OPINION: Social media is an echo chamber


Illustration by Celina Watkins

Social media is one of the hallmark innovations of our generation. It brings us humor, entertainment, and community. Most platforms nowadays are designed to bring each user the most tailored, personalized experience on the app to keep them coming back for more.
The platforms use algorithms to analyze what posts a user likes or interacts with, and they show them more content with similar tags or that people with similar viewing habits also interacted with.
Social media is awesome, and there’s no doubt about that. I can get on my phone and learn how to cook Korean tteokbokki, how to do the most intense special effects makeup, and read someone’s hot take on capitalism — all in under five minutes. And the more I interact with these videos, the more I like them, the more I’ll see.
This isn’t always a good thing. It creates a kind of loop or echo chamber that I’m unable to escape. And while being able to binge on content I like is fun, if it’s misleading or increasingly radical, it has the ability to morph the way someone thinks.
One of the first things I learned in a political thought class is to constantly surround yourself with opposing thoughts and ideas. By doing this, you challenge yourself and your viewpoints and learn what you actually believe. However, online algorithms do the exact opposite. Everyone’s beliefs are being immediately validated, and then deepened with the next post. Self-analysis has become a thing of the past.
The echo chamber of social media has enabled harmful and false speech to dominate people’s political thought.
From conspiracy theories about space lasers to fake stories about what political figureheads are saying, online political commentary accounts are free to put whatever it is they want to say online, regardless of its veracity.
Their viewers become more and more unwilling to challenge themselves or to have conversations with people of varying beliefs.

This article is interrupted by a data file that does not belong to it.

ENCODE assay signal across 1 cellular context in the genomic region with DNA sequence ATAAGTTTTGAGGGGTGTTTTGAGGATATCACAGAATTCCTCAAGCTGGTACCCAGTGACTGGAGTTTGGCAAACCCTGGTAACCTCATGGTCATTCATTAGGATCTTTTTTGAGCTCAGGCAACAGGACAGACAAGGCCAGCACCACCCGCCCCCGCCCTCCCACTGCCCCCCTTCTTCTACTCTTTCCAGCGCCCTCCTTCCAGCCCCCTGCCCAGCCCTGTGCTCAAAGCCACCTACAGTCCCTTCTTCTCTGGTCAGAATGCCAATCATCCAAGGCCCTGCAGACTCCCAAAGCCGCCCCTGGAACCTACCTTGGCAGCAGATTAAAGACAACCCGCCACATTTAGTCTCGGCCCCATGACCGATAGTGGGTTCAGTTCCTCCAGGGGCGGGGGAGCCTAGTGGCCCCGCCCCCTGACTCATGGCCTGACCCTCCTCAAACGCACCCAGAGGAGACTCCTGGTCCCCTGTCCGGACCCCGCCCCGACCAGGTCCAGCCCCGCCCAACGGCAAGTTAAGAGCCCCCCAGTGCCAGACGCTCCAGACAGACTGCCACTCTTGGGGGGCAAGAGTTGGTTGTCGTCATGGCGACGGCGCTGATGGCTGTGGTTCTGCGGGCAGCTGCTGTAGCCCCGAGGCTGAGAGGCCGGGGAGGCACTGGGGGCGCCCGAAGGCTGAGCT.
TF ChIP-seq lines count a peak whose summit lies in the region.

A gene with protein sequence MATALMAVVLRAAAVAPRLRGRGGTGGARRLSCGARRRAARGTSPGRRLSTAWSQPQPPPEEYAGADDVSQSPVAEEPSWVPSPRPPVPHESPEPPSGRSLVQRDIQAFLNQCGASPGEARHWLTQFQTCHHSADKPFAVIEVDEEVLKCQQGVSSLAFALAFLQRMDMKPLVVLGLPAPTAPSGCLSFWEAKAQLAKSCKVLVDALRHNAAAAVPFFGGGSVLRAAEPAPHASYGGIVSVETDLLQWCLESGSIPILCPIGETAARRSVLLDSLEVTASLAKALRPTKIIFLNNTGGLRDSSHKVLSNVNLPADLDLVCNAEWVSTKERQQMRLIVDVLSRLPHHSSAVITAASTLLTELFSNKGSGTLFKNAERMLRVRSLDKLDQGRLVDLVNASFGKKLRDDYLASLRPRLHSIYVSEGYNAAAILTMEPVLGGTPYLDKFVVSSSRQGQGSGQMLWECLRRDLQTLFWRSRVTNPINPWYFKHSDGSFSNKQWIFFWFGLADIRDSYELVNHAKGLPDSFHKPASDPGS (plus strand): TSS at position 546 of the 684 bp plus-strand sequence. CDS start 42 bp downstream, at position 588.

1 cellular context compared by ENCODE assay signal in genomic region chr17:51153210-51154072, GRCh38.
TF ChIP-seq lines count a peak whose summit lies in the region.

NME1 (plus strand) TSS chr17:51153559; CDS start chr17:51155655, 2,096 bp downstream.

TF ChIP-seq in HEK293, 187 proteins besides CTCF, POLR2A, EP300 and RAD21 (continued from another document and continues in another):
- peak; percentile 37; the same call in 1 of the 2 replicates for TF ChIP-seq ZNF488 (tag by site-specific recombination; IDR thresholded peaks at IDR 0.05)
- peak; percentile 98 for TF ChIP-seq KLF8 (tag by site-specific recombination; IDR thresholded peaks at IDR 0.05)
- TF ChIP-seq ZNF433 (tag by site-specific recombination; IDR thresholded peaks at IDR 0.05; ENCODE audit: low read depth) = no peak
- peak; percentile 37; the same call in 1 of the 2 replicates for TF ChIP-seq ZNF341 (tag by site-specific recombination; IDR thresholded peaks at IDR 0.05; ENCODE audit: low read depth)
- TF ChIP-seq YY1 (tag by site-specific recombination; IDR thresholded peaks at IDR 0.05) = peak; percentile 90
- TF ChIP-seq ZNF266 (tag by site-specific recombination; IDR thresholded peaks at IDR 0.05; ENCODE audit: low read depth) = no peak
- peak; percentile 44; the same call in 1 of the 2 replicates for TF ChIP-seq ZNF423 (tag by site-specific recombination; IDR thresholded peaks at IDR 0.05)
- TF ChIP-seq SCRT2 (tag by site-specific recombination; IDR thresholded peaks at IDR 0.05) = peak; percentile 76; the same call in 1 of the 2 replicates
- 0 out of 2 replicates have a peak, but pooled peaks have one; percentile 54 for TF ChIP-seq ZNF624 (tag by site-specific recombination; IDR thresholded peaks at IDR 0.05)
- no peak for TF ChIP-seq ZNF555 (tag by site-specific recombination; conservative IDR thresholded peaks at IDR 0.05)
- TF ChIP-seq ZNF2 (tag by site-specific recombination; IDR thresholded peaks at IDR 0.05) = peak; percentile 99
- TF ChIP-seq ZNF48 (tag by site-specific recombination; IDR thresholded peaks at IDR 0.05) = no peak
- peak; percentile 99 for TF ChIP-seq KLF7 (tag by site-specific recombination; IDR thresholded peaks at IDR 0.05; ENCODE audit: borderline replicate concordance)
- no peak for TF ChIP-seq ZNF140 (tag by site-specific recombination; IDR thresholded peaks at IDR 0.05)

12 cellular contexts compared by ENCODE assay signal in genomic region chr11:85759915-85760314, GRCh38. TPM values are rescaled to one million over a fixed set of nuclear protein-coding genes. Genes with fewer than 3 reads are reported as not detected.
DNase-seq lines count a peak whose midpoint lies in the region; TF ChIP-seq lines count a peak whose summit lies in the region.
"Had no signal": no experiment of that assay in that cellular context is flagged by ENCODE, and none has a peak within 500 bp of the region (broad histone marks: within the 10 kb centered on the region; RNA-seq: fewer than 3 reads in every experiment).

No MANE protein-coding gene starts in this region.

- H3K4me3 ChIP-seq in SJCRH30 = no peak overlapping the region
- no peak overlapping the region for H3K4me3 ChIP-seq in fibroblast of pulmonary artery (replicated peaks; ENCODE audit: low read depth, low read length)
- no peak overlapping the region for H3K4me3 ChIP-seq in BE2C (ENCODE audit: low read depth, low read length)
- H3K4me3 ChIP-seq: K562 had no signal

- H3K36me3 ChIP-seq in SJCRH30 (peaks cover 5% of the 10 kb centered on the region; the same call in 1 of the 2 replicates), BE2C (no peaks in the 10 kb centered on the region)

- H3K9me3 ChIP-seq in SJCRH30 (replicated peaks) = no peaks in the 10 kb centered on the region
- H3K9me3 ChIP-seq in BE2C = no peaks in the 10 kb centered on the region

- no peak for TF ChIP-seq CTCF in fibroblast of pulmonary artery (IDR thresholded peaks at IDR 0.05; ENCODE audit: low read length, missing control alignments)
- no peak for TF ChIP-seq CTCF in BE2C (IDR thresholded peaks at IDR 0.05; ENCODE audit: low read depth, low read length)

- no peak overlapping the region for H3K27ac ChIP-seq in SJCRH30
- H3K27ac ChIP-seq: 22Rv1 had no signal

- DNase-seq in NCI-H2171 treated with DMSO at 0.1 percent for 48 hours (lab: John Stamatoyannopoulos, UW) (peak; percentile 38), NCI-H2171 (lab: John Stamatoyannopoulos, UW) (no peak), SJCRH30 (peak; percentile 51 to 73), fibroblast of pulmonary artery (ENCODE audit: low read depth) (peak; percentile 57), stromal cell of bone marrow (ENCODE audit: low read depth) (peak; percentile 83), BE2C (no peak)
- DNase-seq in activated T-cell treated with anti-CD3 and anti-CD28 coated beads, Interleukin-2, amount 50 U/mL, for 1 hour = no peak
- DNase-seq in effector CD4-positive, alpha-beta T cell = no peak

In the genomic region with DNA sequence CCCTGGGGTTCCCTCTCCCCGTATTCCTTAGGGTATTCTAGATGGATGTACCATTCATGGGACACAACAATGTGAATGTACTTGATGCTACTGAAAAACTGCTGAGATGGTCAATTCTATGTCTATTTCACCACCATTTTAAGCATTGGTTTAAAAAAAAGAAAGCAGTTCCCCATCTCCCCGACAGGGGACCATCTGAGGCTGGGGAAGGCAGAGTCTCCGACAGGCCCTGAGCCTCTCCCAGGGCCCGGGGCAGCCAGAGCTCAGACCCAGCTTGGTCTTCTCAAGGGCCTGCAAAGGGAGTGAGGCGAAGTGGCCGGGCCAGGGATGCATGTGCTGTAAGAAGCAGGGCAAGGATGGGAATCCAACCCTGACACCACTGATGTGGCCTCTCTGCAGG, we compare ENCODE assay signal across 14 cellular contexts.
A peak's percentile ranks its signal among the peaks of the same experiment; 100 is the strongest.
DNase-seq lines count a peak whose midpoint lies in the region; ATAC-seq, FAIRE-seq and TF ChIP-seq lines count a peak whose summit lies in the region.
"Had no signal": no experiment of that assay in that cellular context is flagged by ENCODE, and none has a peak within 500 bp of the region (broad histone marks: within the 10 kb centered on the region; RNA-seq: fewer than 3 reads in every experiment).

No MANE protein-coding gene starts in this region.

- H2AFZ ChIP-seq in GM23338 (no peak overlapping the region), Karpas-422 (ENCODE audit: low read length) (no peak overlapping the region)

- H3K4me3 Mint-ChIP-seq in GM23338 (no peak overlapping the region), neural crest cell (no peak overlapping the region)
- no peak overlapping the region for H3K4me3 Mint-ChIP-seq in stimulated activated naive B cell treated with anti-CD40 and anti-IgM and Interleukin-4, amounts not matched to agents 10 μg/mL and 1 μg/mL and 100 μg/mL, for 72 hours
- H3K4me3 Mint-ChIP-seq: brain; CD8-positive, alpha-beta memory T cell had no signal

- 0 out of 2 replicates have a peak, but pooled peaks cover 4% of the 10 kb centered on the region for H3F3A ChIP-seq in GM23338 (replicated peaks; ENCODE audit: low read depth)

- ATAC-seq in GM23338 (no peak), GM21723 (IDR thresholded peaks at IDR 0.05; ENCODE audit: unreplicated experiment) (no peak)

The youngest generations are becoming more and more radical every day. That’s not necessarily a problem, though. The problem lies in the reason and depth of the radicalization. People are self-identifying as fascists or as communists without even knowing what those words really mean, and then they cite their TikTok account for what beliefs they have. And the political environment is suffering for it.
As more and more people push further into each side of the aisle, American politics is nearing a stalemate. Leftists are refusing to participate in politics, Democrats are split between the young and old members, far-right conspiracies are dominating Republican thought, and the moderates that could bridge the gap between the two are becoming few and far-between.
People are arguing online about conspiracies and pushing for either far-right or far-left political correctness, but nothing in the real world is actually getting done. It’s getting dangerous.
There have been mass shootings attributed to social media outlets, such as the New Zealand Christchurch shootings in 2019. People that are already radical are being inundated with content that is even more radical, pushing them deep into a rabbit hole of content designed to keep them ingesting more.
The online echo chamber is getting out of control, and with media outlets being unwilling, or even unable, to filter out harmful content, there seems to be no hope for getting people out of the cycle. It’s up to each individual now to critically analyze their beliefs and the media they consume, but fewer and fewer people are willing to do it.